In the United States there are a many patients that suffer from polyneuropathy. What is that? Neuropathy is a condition in which the peripheral nerves to the legs, feet, arms and hands lose some function. This condition nearly always starts with the functioning of the feet. The first thing you notice is less sensation in the feet, like you’re walking on sand or on clouds. The feeling is similar to wearing a sock or a glove, as if you can’t really feel your environment anymore. The change in feeling is almost always symmetrical, which means that both on the left and right side the sensation feels different from what you’re used to. Slowly the condition makes its way up, first only the feet and then the lower leg up to the knee. The hands usually follow a little liter in the process. Not only the sensation feels disturbed, the muscle strength can also decline.
On top of the sensory disorder, the accompanying pain can be inconvenient. It can be burning pain or mean sharp pain like walking on barbwire or nettles. This is what our patients have told us. When one nerve is affected we speak of mono-neuropathy (mono=one) and when several nerves are affected we use the term polyneuropathy.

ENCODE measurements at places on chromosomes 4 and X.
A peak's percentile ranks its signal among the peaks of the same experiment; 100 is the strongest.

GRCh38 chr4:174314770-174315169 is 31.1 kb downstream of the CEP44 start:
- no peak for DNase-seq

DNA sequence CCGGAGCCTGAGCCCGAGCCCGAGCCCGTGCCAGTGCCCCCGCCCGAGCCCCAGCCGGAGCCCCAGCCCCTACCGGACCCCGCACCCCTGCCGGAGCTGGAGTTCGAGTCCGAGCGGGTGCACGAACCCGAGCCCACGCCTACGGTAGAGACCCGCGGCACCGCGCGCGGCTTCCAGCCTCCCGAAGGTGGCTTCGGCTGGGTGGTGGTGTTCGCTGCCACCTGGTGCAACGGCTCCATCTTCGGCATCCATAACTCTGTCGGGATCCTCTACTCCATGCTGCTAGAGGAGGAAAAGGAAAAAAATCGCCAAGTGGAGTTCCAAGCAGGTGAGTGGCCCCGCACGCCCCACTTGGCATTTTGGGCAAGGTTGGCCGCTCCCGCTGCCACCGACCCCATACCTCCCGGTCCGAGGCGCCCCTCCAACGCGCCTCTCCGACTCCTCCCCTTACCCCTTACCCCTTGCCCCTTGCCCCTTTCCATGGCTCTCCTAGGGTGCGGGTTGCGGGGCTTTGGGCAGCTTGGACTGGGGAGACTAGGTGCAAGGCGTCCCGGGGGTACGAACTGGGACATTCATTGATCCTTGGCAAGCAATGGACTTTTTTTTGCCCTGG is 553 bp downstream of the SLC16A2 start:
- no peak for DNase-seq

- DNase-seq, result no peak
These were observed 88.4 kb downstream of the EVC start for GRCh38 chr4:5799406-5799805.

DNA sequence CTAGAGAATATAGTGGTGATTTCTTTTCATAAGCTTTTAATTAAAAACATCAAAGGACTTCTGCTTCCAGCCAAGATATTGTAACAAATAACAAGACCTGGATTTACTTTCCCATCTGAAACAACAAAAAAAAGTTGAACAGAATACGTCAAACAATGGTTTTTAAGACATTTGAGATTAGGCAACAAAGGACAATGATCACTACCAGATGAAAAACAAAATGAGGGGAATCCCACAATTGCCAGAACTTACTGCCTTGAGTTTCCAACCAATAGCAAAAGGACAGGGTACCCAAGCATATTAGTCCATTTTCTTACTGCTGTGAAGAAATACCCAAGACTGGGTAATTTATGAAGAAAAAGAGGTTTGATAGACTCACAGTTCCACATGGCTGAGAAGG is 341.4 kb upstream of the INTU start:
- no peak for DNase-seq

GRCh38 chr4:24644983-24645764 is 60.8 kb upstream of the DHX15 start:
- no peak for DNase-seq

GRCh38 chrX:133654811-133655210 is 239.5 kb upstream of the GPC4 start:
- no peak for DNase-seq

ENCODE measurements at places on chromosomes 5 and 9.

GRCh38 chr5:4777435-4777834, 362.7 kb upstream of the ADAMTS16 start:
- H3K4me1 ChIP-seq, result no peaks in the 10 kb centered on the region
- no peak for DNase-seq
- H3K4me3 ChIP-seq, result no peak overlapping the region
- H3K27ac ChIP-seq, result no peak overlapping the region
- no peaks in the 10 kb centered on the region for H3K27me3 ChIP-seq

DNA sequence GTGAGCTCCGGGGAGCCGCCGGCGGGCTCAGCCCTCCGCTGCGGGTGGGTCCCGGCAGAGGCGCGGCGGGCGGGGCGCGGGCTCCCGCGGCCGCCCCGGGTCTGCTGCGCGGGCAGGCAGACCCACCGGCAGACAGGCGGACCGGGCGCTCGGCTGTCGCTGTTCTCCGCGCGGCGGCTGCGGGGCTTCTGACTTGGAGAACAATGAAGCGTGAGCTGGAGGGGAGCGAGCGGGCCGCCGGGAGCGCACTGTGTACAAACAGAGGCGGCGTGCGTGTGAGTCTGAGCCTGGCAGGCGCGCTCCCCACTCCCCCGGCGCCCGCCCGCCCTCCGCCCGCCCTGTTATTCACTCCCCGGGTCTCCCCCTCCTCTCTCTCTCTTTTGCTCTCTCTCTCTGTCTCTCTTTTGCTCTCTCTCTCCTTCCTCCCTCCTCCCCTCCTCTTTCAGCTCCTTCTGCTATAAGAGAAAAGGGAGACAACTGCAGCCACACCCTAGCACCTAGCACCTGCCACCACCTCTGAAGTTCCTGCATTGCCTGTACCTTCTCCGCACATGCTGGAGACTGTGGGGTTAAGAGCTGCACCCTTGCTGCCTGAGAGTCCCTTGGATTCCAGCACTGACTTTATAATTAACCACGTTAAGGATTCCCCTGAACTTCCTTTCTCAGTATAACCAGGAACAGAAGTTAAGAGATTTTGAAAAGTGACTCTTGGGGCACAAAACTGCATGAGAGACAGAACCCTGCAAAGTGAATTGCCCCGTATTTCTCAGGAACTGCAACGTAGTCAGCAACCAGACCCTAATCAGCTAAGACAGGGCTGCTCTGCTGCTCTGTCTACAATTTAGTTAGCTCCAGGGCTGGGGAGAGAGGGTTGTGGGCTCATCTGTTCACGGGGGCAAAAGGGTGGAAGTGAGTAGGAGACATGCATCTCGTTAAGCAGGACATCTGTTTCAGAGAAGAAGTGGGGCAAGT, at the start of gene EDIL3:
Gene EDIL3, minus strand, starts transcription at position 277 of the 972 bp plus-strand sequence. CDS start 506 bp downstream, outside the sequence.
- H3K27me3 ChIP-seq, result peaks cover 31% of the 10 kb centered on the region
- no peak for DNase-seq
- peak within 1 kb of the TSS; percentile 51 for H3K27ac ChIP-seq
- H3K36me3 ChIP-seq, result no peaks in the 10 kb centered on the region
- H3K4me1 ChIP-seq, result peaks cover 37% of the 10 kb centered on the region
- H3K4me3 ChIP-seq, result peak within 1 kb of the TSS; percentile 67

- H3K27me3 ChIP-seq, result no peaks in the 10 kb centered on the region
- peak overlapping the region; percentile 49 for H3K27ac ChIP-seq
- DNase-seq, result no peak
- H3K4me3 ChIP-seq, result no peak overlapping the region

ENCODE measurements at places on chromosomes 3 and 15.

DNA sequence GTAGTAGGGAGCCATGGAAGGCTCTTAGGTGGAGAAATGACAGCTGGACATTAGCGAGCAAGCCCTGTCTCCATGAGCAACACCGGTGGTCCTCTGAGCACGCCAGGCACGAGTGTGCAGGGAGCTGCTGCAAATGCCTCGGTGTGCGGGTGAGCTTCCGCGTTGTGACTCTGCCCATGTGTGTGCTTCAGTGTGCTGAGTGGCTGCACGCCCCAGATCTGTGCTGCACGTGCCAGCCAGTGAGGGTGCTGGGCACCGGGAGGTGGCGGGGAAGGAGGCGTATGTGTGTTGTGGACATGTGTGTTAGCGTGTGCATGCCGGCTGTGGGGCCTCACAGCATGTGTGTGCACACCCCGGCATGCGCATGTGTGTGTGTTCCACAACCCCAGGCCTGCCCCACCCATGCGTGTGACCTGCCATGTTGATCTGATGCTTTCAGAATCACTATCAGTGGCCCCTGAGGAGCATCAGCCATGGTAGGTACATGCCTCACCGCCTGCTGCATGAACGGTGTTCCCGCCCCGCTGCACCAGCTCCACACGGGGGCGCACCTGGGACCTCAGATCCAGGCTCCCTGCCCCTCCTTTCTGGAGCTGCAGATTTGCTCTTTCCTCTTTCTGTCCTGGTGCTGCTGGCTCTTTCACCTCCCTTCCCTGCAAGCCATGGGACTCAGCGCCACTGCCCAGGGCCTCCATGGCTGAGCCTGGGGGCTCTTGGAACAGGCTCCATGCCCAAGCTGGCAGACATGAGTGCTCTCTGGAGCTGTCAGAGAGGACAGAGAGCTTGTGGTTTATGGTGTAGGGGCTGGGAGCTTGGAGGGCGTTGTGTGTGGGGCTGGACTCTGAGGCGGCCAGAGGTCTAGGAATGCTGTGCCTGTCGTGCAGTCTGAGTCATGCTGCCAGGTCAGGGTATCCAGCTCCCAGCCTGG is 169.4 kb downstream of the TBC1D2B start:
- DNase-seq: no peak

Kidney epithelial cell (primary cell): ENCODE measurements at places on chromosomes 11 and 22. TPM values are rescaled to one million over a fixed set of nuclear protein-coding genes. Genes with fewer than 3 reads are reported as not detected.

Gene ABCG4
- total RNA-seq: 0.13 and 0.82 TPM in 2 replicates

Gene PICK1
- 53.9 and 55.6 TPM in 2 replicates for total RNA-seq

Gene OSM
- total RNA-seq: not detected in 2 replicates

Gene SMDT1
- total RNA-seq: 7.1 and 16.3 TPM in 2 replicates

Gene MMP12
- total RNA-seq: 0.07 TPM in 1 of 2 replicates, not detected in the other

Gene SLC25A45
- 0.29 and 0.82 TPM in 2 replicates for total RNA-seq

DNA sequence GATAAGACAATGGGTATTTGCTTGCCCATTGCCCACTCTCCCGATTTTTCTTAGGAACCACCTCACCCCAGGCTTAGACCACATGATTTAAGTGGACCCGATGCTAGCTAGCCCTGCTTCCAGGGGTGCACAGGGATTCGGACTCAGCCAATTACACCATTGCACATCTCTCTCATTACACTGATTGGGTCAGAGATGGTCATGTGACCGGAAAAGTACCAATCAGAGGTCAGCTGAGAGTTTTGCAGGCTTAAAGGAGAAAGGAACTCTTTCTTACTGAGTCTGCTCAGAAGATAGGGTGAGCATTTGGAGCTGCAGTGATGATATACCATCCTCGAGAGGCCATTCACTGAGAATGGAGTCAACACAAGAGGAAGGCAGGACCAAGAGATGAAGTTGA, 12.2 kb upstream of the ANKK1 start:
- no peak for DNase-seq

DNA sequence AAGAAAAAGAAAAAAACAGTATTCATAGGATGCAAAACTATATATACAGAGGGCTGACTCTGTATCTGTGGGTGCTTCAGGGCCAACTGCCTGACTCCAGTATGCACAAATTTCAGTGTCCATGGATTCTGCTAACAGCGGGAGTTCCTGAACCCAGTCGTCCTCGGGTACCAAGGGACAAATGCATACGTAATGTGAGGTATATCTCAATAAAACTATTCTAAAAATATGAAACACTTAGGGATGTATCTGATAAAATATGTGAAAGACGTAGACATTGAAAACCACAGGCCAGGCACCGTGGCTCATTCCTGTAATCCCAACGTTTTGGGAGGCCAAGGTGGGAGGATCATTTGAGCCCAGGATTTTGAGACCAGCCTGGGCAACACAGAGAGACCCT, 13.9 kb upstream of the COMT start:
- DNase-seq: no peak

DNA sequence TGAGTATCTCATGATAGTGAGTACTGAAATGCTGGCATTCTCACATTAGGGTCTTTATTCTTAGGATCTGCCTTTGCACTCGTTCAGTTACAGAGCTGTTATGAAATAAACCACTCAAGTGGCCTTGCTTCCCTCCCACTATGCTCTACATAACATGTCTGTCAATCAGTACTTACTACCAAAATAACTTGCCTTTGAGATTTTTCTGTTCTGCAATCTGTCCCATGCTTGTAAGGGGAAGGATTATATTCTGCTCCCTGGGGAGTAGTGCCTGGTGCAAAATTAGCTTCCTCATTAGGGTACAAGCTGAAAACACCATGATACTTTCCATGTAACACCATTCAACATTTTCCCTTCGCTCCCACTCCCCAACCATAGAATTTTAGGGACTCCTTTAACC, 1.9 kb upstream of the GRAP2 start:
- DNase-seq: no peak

Polyneuropathy: complaints and symptoms
Many different complaints and symptoms may appear: sensory and in terms of muscle strength. Sensory: numb feeling, tingling, changing sensations from touch and heat, pain and even disturbed balance. Muscle complaints include: cramp, decrease of muscle strength, strange tingling movements of the muscles and thinning of the muscles.
Definition of polyneuropathy
It’s good to give a condition a definition. We back-up the definition that has been established by a special work group in the United States.
Polyneuropathy is a symmetrical condition of the peripheral nerves, which is characterized by sensory and/or motor abnormalities that are usually more present distal than proximal and more in the legs than in the arms. Per definition polyneuropathy always concerns several nerves.
Or: polyneuropathy is a condition of the long nerves that run through the arms and legs, equal on the left and right side, and includes both sensory complaints as well as decreased muscle function, specifically at the extremities of the legs and less so in the arms.
Causes of neuropathy: from love to sugar
There are all sorts of causes of neuropathy, ranging from vitamin B12 deficiency, vitamin B6 overdose, alcohol abuse, and diabetes till genetic conditions. There is also a romantic cause: the honeymoon palsy or the ‘paralysie des amoureux’ is a condition discovered by the French… When you wake up with a numb arm after a beautiful night because your lover fell asleep on your arm. Usually the treatment for this one is simple…
Treatment is easy and quick if neuropathy is caused by a vitamin deficiency or a chronic overdose of vitamins (too many supplements). Either you supplement the deficiency or you quit taking the excess.